Homeowners may need help to overcome not just personal financial challenges — such as unexpected illness or divorce — but also to cope with circumstances that are clearly beyond their control, such as a job loss resulting from an economic downturn or a natural disaster. Getting called up for military service can also put a homeowner in financial jeopardy, and with more than 165,000 men and women now serving in Iraq and Afghanistan, lenders need to be aware of certain forbearance requirements of the Servicemembers Civil Relief Act.
So, in principle at least, there's a clear convergence of interests at work to support homeownership preservation. What is crucial, however, are the tools and initiatives that can convert good intentions into reality.
The articles in this issue explore a range of multi-dimensional strategies that combine creativity, commitment, and technology to successfully help homeowners overcome both personal and general setbacks. Here's a snapshot:
- The secondary market players are committed to homeownership retention. They provide lenders the latitude to work with borrowers, through mechanisms such as forbearance agreements, to help them get back on track when the causes leading to mortgage defaults can be resolved. To assist lenders, automated tools are now available to loan servicers that track payment histories and differentiate problem borrowers from those who pay late but regularly, thereby targeting delinquency tracking and reducing lenders' manpower costs.
- Nonprofit homeownership counseling organizations use an array of strategies to help mortgage borrowers who have run into trouble. Some serve as intermediaries, linking borrowers with loan servicers and participating in loss-mitigation negotiations, while others have created special funds to help refinance borrowers who would otherwise be trapped in inappropriate or predatory loans. And some residential lenders partner with nonprofits, often focusing on early intervention to help families before they dig themselves into financial holes so deep that debt-mitigation strategies won't work.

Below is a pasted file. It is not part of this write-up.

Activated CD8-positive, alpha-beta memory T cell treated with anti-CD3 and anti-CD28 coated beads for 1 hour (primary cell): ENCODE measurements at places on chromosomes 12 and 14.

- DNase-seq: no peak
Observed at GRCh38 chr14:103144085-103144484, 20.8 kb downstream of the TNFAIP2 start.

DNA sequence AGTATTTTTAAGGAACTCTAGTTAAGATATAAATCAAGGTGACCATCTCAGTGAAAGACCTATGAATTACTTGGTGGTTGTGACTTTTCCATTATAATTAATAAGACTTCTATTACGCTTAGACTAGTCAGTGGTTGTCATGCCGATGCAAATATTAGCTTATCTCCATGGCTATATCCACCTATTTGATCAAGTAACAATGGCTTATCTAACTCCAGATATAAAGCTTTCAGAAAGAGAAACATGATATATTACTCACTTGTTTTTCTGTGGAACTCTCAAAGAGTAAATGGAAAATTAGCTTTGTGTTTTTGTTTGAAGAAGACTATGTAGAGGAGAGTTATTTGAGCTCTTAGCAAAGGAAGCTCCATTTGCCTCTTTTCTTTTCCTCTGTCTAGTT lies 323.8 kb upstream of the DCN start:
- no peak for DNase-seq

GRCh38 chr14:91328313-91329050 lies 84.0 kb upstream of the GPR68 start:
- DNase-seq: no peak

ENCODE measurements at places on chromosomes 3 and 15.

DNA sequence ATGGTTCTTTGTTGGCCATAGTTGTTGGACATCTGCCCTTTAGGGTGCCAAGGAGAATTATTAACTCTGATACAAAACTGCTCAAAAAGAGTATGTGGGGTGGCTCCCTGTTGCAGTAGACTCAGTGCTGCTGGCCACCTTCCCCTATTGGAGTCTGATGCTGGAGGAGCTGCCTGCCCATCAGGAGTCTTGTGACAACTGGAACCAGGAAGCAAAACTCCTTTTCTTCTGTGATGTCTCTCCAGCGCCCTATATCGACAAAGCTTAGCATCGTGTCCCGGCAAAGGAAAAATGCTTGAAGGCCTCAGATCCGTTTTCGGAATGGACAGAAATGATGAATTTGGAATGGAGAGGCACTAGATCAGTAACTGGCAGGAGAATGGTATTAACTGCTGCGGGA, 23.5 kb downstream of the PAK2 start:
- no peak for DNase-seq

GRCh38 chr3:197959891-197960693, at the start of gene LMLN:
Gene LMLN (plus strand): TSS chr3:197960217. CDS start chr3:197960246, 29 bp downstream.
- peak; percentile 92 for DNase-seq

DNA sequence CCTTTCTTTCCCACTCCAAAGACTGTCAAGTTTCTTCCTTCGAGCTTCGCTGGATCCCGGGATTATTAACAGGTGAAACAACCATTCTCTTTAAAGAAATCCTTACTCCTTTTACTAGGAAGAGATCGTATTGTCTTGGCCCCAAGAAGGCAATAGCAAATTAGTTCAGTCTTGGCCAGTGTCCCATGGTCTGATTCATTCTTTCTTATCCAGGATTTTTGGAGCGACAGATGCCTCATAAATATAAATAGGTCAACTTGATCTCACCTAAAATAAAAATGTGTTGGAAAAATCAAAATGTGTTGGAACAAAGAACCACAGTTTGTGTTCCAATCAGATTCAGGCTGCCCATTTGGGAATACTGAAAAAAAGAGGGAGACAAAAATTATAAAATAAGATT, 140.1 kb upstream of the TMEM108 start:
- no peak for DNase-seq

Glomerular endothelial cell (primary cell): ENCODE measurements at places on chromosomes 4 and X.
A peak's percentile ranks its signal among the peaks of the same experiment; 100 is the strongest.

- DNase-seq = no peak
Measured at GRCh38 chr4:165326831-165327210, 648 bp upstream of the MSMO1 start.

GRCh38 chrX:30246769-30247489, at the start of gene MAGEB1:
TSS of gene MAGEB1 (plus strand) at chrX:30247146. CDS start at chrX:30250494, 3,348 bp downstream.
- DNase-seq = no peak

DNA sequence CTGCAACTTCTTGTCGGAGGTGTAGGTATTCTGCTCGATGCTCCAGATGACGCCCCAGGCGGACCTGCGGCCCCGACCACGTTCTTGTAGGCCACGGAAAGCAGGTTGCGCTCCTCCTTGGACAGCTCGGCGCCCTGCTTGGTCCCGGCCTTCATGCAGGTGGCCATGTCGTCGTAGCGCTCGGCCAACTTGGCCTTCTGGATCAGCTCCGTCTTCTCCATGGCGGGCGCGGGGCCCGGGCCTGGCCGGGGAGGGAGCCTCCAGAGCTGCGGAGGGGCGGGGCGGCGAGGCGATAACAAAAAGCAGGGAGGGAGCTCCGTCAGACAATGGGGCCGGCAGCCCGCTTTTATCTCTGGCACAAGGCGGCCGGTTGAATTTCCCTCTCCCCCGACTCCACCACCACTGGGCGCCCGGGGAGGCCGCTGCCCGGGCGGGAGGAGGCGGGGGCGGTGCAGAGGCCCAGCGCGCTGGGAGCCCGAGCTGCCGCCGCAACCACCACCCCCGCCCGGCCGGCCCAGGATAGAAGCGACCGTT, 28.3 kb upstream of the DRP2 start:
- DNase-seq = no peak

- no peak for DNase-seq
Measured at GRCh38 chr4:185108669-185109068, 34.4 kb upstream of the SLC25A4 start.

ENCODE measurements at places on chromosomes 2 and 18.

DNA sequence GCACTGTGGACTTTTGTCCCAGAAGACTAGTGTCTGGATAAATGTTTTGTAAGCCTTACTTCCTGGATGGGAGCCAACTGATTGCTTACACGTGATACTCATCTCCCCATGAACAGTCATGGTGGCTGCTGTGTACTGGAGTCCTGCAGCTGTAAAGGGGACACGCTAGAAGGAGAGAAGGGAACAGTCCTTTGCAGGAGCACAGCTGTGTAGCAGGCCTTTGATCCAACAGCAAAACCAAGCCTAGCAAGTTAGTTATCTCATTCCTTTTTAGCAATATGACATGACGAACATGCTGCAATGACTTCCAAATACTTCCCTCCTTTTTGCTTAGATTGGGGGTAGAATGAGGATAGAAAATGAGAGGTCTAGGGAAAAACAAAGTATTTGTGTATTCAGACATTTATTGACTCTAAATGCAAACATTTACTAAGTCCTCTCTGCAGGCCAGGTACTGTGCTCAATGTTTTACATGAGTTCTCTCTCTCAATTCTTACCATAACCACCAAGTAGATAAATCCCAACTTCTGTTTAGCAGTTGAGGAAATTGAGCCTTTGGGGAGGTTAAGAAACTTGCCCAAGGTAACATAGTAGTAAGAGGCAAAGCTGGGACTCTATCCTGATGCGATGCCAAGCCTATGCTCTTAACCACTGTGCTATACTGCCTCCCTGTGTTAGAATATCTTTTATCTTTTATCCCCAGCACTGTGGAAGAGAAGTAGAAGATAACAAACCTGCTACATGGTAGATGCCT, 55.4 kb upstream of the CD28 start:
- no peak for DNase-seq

- A public-private partnership has helped Chicago fight high foreclosure rates and become a proving ground for homeownership sustainability initiatives. The city's Homeownership Preservation Initiative has linked mortgage lenders and nonprofits in an ambitious multi-year campaign to help families avoid foreclosure, reclaim foreclosed properties for affordable homeownership, and strengthen homeownership and property preservation strategies citywide.
- In our "Compliance Corner" feature, we look at questions regarding the Community Reinvestment Act (CRA) consideration for foreclosure prevention and mitigation. We explain, for example, how a bank can receive positive CRA consideration for selling a property acquired through foreclosure at less than market value to a capable community group for a qualified community development purpose.
There is strong evidence that creative homeownership preservation strategies work. As the articles in this issue show, the key is to link advances in technology — which can help lenders anticipate delinquencies and identify opportunities for early intervention — with good old-fashioned community outreach, facilitated by strong partnerships between government, lenders, and nonprofits.
It's true that "there's no place like home" — and improvements in mortgage servicing practices will ensure that more Americans can live out the dream of homeownership instead of watching it turn into the nightmare of foreclosure.